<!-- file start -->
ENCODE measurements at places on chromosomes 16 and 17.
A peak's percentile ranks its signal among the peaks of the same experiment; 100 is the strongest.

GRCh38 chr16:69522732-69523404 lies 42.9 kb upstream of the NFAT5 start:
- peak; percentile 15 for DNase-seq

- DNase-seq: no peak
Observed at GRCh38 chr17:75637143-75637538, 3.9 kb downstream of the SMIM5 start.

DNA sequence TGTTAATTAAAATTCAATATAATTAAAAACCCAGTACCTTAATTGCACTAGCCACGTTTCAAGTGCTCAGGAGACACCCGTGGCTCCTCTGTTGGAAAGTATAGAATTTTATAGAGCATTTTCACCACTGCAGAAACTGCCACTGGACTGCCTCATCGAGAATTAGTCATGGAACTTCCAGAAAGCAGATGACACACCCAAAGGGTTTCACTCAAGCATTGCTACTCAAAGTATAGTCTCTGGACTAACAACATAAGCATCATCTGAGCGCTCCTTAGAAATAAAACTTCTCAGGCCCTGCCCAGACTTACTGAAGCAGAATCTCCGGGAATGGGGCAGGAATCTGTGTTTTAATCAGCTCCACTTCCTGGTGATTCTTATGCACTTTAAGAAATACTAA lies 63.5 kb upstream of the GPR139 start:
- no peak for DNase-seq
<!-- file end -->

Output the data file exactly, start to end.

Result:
ENCODE measurements at places on chromosomes 16 and 17.
A peak's percentile ranks its signal among the peaks of the same experiment; 100 is the strongest.

GRCh38 chr16:69522732-69523404 lies 42.9 kb upstream of the NFAT5 start:
- peak; percentile 15 for DNase-seq

- DNase-seq: no peak
Observed at GRCh38 chr17:75637143-75637538, 3.9 kb downstream of the SMIM5 start.

DNA sequence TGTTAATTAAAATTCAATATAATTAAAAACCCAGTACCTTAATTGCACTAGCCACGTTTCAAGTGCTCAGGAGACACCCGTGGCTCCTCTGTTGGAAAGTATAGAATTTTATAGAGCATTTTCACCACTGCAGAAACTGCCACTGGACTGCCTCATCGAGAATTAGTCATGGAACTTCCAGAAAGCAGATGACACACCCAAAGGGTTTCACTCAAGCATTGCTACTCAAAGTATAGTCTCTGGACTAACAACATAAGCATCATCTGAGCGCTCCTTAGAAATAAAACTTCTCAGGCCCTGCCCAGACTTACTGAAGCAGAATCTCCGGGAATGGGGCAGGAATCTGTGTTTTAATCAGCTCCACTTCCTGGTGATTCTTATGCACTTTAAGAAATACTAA lies 63.5 kb upstream of the GPR139 start:
- no peak for DNase-seq